Of course no farm is complete without some animals.  The chicken count is up to 60 now of the ayam kampong variety.  From time to time, I get people who come by who want to buy my chicken but they want to buy the cockerel.  I am always suspicious because when I say I only sell my chicken slaughtered and they say that they prefer to slaughter it themselves.  When I offer the hens, they are not interested.  I know that the kind that I have is what some crazies look for in cock-fighting and this is one activity that I am against.  This Ramadhan we will be selling 20 chickens as part of the activity of breeding and growing them.  We will need to do some repairs and maintenance work on the chicken run which I am planning to start after Ramadhan.We also have fresh water fish but this will be a topic in a future blog. 

All in all, you could say that we are still active in Ramadhan and these activities remind us of the bounty from Allah s.w.t.  To all my Muslim readers, we wish you Selamat menunaikan ibadah di bulan Ramadhan yang mulia ini.

Durian, oh delicious durian

It seems that the current trend is to go for durians with fancy names and
numbers like Musang King, D101, D24, etc.  My preference is still for original varieties.  Now that I have the farm, I can plant the types of durians that I like.  So, my adventure with propagating durians begins.  There is only 1 durian tree at the farm and it is the type that I like, creamy sweet with yellow flesh.  This tree is obviously planted a long time ago and probably from a seed.  Last year, I only got about 10 fruits from the tree and this year it looks like I may get a good harvest.  Every year we have a Durian Fest and I hope in one of those years, the timing of the fruiting will coincide and we will be able to serve this great tasting durian.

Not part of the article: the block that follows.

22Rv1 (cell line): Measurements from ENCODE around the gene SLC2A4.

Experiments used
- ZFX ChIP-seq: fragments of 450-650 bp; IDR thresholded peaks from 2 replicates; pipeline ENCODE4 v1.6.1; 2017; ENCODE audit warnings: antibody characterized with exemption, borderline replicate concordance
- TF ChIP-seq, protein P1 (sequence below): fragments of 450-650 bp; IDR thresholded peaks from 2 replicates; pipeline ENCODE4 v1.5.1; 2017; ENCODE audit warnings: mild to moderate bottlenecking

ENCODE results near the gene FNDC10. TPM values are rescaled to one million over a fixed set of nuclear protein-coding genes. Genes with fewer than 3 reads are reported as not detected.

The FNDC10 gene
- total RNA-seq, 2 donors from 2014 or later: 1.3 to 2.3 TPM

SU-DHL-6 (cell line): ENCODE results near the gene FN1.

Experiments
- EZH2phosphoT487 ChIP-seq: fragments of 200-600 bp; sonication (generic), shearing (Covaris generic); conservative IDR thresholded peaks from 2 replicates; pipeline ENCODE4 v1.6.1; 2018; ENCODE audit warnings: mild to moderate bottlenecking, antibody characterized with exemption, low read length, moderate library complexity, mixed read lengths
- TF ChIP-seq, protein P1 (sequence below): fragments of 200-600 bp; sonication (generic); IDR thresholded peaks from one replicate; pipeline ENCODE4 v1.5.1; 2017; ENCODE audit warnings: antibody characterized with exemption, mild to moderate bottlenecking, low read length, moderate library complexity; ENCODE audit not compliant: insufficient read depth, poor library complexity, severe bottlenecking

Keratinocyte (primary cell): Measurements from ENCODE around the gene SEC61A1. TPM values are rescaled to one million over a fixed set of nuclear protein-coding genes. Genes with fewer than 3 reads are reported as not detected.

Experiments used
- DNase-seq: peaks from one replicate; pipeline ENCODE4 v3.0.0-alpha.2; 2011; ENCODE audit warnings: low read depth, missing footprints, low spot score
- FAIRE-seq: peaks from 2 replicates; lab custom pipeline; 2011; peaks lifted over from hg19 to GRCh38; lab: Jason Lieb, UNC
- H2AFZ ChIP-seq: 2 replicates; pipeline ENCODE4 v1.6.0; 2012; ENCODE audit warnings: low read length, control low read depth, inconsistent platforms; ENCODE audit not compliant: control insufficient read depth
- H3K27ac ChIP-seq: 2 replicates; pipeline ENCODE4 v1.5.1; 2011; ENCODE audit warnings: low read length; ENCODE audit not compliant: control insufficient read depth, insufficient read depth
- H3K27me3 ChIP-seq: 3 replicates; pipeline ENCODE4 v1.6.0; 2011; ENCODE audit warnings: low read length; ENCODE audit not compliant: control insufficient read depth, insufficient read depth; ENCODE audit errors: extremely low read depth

A few months ago, I got my hands on some durian tembaga and I really loved it so I decided to try to plant it from
the seeds.  From the whole fruit, I got 8 good seeds whicht I planted in a polybag.  Out of the 8, 6 germinated.  The soil mixture that I use is one with rather high organic matter.  I have not fertilized it, letting it obtain its nutrients from the soil mixture.  I water them when the soil has a low water content, never letting it dry out.
The durian baby trees are now transplanted into the ground and insyAllah, in 7-8 years, it will start fruiting.  Until then, it is maintained every 3 months to help its growth. 
There are several reasons why I prefer to plant them although it will take longer before fruiting:
  1. I prefer plants and trees that have not been genetically modified.
  2. Trees plant from seeds lasts longer so it will be my heritage for the next generation to enjoy and possibly earn some good seasonal income.
  3. The taste, texture and color is great - nothing beats naturalness.
  4. Preserving the heritage for future generations - nowadays, most people plant the new varieties so this variety may be lost if not replanted - one of the goals of SHL.
InsyAllah, in about 7-8 years, I will be able to taste the fruits.  Even if I don't, I am happy to play my part in preserving our durian heritage, the king of fruits :)